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G 12.044 CoverPierre Danican Philidor (1681–1731)
Two suites (op. 1/no. 2 and 4)

for 2 alto recorders and basso continuo
Edited by Ulrich Thieme
Realization of the thorough bass by Bernward Lohr

Girolamo G 12.044, score and 3 parts, € 24,00
ISMN 979-0-50084-064-0

sample page

G 12.043 G 12.045




Pierre Danican Philidor, who was born in Paris in 1681 and died in Versailles in 1731, was a member of the wide-spread Danican family of musicians and composers. Probably originally from Scotland (Duncan), the family had been awarded the name of Philidor by Louis XIII in 1620. Subsequent generations were also closely associated with the French court, both as composers and notably as woodwind players, serving in renowned royal institutions such as the Grande Écurie, the Chapelle and the Chambre du Roi. In 1725 Pierre's cousin Anne established the Concert spirituel series of concerts, in which Mozart was to perform in later years. Two further members of the family were well-known as musical librarians and chess masters, respectively.
Like other members of the family, Pierre, too, was in the royal service as flutist and oboist. His legacy of printed chamber music includes several suites for dessus et basse, i.e. for a treble part and basso continuo, and for two transverse flutes with and without b.c. His works for the stage, mostly pastoral in nature, are essentially considered lost today.

The Suites 2 and 4, published here in a new, practice-oriented edition, are from a collection comprising a total of six suites for two treble parts (dessus) and b.c. published in 1717. Three part-books kept in the Paris National Library, bearing the titles PREMIER DESSUS, SECOND DESSUS and BASSE, served as source.

Although the upper parts, designated merely as dessus in the source, may be played on any melodic instrument with a suitable tonal range, there is no doubt that they were intended by Philidor in the first instance for transverse flutes (the music never goes below d1, the lowest note on the baroque flute). Oboes can also be used, as can be a combination of flute and oboe.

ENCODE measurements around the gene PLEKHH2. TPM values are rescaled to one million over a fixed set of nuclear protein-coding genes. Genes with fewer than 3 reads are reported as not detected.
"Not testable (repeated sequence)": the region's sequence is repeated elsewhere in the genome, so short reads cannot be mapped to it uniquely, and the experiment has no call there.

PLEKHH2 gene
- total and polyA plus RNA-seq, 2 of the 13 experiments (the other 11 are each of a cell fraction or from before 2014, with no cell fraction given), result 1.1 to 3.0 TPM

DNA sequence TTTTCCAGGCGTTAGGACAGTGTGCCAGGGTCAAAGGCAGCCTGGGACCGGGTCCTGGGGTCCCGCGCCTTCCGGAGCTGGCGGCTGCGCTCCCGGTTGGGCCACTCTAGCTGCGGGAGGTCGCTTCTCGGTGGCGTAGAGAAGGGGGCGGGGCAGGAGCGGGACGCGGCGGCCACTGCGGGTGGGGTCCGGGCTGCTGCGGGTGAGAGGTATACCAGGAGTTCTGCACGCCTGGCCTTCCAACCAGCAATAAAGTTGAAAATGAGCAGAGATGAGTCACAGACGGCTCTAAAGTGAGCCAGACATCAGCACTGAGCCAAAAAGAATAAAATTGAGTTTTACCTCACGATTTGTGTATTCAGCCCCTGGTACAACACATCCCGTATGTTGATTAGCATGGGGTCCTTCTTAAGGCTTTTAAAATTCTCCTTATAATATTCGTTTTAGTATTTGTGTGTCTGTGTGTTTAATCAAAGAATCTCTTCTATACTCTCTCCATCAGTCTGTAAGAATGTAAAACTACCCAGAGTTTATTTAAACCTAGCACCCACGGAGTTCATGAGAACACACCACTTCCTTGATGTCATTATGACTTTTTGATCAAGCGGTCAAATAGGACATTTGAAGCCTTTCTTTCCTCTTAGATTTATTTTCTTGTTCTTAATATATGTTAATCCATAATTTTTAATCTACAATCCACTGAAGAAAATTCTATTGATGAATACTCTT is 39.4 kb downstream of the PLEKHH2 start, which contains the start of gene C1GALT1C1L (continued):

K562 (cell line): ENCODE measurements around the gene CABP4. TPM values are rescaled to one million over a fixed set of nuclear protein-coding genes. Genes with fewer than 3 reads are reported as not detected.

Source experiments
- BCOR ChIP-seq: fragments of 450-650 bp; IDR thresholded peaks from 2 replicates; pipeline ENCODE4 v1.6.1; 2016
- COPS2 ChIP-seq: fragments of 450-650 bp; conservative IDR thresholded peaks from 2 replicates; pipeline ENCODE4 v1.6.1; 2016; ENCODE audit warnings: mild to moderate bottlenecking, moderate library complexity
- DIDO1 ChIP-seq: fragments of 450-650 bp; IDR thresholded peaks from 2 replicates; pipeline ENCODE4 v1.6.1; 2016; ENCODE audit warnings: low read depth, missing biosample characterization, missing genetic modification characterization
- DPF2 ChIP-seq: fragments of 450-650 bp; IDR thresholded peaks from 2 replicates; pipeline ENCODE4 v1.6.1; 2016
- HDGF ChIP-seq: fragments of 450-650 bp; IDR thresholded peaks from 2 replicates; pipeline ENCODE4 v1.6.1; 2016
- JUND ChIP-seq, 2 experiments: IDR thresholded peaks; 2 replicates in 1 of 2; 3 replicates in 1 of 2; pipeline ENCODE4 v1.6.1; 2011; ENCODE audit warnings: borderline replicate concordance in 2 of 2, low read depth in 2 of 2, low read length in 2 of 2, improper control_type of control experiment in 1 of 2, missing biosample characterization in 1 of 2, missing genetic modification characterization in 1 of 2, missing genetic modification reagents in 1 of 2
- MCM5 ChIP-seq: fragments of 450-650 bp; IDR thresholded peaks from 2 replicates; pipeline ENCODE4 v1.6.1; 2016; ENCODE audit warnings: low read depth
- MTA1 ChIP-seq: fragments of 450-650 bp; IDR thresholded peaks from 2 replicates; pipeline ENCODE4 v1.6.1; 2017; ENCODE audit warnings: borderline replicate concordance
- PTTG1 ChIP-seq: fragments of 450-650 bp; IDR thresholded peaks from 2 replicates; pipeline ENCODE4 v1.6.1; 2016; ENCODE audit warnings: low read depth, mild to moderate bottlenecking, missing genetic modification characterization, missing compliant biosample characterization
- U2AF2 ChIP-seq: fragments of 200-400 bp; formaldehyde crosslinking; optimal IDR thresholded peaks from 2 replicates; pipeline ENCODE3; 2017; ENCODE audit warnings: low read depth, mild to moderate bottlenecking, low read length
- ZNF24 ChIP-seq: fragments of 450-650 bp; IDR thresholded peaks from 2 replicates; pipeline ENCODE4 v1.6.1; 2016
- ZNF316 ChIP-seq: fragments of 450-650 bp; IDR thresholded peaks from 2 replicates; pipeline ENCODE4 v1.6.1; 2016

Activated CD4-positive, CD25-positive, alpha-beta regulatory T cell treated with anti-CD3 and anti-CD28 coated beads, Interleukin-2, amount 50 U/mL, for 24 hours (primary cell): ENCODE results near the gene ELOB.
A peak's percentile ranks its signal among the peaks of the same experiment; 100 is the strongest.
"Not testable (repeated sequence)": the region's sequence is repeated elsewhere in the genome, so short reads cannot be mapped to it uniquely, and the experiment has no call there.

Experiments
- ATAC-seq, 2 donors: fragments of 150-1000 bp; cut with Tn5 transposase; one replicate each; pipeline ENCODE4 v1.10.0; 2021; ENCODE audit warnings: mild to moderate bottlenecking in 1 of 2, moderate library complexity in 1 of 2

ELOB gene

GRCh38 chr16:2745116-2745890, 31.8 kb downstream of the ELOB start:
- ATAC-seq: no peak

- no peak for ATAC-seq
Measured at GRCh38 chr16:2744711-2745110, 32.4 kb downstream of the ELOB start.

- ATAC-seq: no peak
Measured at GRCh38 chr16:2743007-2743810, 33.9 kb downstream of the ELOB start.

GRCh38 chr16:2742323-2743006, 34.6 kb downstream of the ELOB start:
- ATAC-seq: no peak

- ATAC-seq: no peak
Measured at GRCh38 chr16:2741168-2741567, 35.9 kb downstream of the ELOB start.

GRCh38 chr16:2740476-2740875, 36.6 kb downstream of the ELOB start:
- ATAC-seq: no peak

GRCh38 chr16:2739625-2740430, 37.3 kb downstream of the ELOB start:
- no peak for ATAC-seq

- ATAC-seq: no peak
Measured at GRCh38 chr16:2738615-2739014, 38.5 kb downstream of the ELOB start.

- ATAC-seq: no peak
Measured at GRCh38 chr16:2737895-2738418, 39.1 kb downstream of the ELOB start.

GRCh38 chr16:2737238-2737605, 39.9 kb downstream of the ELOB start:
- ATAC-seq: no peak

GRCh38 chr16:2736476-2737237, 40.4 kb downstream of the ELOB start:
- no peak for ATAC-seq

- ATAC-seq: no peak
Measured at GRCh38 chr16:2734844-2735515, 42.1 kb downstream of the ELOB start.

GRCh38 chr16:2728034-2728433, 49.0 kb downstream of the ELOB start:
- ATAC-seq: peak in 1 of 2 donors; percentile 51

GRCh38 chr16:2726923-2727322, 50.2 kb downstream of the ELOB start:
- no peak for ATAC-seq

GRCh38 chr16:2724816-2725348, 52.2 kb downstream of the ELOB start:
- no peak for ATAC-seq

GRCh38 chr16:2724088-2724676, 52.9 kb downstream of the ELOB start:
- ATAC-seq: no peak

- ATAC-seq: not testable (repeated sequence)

In the present edition, the suites were transposed up a minor third to make them playable on treble recorders in line with customary practice. The figuring of the bass line was adapted to the new keys where necessary, even if it deviates from the melodic line of the upper parts in the source. The original placement of accidentals was adapted to present-day usage (an accidental usually applies only to the note in front of which it is placed). Beaming in the original source is inconsistent, frequently contradictory and does not suggest any musical intention. The use of beams was therefore rendered more consistent in accordance with present-day standards of musical notation. Titles of the movements and playing instructions are given with the original orthography. Some minor inconsistencies were also remedied. All additions made by the editor have been marked (only) in the full score.

When playing this music, which can be placed as far as style is concerned somewhere between the high-baroque pathos of Lully and the playful, Rococo-style flute music characteristic of the French late baroque period, the stylistic rules and conventions characteristic of the "French taste" should be observed. These are (now) well-known – and can be easily brought to mind by mentioning just a few key words: "notes inégales" (unequal notes), a manner of playing dotted notes appropriate to the affect of the respective music, including a musical presentation clearly characterizing the different dance movements.

Philidor's meticulous notation of ornaments reflects the importance of such agréments for the "tone" and spirit of his music. The ornamentation symbols are to be understood as follows:

Trill, starting with the upper auxiliary note.

Mordent, with one or more alternations, frequently preceded by a suspension from below.

Finger vibrato, which is of tremendous importance in French wind music. On the historic, mostly keyless instruments, including the present-day recorder, a note being played may be given a characteristic timbre by means of a trill-like movement of a "free finger" on or at the edge of a suitable finger hole.

Players should also bear in mind that the length of suspended notes, either notated or played in connection with a trill, is a variable means of expression, as is the duration and velocity of the trill itself.

Translation: Christa Lange-Rudd

Hanover, May 2019, Ulrich Thieme